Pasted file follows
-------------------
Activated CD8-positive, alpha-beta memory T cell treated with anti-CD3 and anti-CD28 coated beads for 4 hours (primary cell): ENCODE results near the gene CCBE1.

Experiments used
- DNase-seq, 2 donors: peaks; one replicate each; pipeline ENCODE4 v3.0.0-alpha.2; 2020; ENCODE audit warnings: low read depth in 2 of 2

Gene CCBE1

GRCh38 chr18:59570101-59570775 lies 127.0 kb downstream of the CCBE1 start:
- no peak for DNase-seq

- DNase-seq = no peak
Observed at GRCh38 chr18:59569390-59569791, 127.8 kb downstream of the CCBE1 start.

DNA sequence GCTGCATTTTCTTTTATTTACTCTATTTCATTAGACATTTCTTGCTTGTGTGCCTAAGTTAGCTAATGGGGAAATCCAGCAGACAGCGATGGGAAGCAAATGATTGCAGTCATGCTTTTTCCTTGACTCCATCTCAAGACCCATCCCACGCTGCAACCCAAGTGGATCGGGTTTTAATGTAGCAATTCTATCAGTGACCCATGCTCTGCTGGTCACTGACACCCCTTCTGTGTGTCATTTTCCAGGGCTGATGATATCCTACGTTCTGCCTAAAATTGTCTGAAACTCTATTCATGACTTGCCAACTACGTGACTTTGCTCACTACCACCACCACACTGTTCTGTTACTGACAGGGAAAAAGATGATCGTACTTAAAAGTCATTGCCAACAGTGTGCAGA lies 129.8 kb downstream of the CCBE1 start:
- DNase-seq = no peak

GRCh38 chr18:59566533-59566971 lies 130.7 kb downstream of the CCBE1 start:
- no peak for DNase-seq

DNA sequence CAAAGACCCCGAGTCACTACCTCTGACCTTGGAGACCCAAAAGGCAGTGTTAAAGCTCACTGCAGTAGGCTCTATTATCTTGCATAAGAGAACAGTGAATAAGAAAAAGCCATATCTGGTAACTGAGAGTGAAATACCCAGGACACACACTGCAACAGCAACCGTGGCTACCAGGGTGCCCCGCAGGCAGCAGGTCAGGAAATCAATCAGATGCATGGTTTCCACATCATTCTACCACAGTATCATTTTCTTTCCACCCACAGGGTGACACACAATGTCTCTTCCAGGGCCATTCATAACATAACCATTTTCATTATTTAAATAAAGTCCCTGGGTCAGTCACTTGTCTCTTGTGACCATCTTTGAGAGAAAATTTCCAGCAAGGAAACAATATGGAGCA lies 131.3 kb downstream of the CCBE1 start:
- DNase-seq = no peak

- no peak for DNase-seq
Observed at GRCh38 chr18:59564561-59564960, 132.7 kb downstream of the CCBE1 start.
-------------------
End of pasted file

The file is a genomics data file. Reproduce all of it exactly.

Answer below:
Activated CD8-positive, alpha-beta memory T cell treated with anti-CD3 and anti-CD28 coated beads for 4 hours (primary cell): ENCODE results near the gene CCBE1.

Experiments used
- DNase-seq, 2 donors: peaks; one replicate each; pipeline ENCODE4 v3.0.0-alpha.2; 2020; ENCODE audit warnings: low read depth in 2 of 2

Gene CCBE1

GRCh38 chr18:59570101-59570775 lies 127.0 kb downstream of the CCBE1 start:
- no peak for DNase-seq

- DNase-seq = no peak
Observed at GRCh38 chr18:59569390-59569791, 127.8 kb downstream of the CCBE1 start.

DNA sequence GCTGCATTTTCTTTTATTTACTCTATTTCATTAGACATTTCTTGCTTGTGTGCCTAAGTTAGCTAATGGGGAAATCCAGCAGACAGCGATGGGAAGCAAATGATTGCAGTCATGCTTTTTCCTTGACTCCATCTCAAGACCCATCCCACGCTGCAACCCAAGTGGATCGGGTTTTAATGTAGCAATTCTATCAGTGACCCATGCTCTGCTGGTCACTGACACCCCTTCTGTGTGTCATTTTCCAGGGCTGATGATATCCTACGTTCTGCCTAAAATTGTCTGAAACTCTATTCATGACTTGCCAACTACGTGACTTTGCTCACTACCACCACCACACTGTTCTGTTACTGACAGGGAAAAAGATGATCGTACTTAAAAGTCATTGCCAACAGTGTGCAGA lies 129.8 kb downstream of the CCBE1 start:
- DNase-seq = no peak

GRCh38 chr18:59566533-59566971 lies 130.7 kb downstream of the CCBE1 start:
- no peak for DNase-seq

DNA sequence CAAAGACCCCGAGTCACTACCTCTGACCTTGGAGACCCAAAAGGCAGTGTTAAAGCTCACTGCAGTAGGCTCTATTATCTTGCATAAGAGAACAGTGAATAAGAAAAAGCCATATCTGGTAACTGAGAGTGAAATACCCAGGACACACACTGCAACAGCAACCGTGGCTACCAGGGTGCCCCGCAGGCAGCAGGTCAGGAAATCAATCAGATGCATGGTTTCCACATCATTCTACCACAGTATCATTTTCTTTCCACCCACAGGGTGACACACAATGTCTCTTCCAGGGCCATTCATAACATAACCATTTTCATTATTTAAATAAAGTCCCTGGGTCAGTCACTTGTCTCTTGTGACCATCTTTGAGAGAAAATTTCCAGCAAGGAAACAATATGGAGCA lies 131.3 kb downstream of the CCBE1 start:
- DNase-seq = no peak

- no peak for DNase-seq
Observed at GRCh38 chr18:59564561-59564960, 132.7 kb downstream of the CCBE1 start.